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One of the biggest misnomers about partnered sex is that intercourse is "all the way," is the only "real" sex, and is some sort of final goal to sexuality, which is unfortunate and untrue. Intercourse also isn't the only sexual activity that presents the possibility of both physical and emotional risks, negative and positive.
The idea that intercourse -- especially only penis-in-vagina intercourse -- is the only sexual activity anyone needs to think about being ready for can also leave many queer people out in the cold, or give the idea that the readiness (or lack thereof) of gay, lesbian or bisexual people doesn't matter. Of course, some of all that hoopla about why genital intercourse is THE sex can have to do with the fact that it's often where the greatest risks are taken.
Any kind of genital sex is often framed as "taking it to the next level," even though in plenty of relationships, or for plenty of people, that may not be any sort of "next" or "higher" level at all, especially if one or both people involved really aren't and don't feel ready. It can be a big shocker to presume a sexual activity safe and then discover you've got a sexually transmitted infection, or feel some heartache from something you thought had nothing to do with your heart at all. To have any kind of sex be as good in the short and long-term as it can possibly be, anticipating, recognizing and managing realities and risks -- both wanted and unwanted -- is a big help. The best sex is pretty much always the sex everyone involved really wants and is earnestly ready for.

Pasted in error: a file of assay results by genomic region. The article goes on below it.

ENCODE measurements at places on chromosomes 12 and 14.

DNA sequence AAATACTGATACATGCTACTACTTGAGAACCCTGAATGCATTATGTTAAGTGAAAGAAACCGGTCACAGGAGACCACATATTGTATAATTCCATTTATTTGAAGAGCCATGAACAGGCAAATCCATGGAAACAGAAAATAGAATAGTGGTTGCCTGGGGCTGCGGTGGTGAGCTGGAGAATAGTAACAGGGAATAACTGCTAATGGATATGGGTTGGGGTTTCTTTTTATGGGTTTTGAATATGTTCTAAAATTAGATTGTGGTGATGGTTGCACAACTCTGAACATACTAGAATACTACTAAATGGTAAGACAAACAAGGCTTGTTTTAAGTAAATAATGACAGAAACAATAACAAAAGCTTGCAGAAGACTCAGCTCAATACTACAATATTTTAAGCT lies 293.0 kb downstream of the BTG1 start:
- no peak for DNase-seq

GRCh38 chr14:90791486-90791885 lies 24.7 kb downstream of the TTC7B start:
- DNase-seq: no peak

If you're considering having sex for the first time or for any time thereafter, there are a bunch of things you and your partner should know and evaluate, especially with an activity like intercourse where pregnancy is an additional risk. So take stock, see where you stand in terms of a readiness ideal and get real!
When we're figuring out if we're ready for sex with a partner, if we want to ask ourselves the most basic questions possible, those are:
If you said yes to the last question, then you and your partner(s) are probably in a sound position to have a kind of sex together and more likely to have positive outcomes. If you said no to the last question, then one or both of you might want to press pause, and rethink your choices and/or take some time to make changes to whatever needs changing to get you both to that yes.
And that's the Cliff's Notes. Want the novel? Keep reading.
Intercourse or other partnered genital sex will not necessarily do any of the following for you or your partner:
There's a lot to think about when deciding if it is right for you and your partner to have vaginal intercourse or other genital sex. Here are some questions to ask of yourself, and to ask of your partner.
Do either of you feel you must or should, feel pressured in any way from your partner or friend, or think sex will fix troubles in your relationship? Then hit the pause button. Sex between people should only happen when it is what both people enthusiastically and actively want and not just because they think it'll make the other person happy (or get them to stop nagging). Another thing to give you pause might be if you're fantasizing about sex based on movies or television. Remember how in Tom and Jerry cartoons, Tom could hit a wall and walk away from it just fine, and you knew that wouldn't work in real life? Same goes with a lot of sex in movies and television; it isn't often as it appears.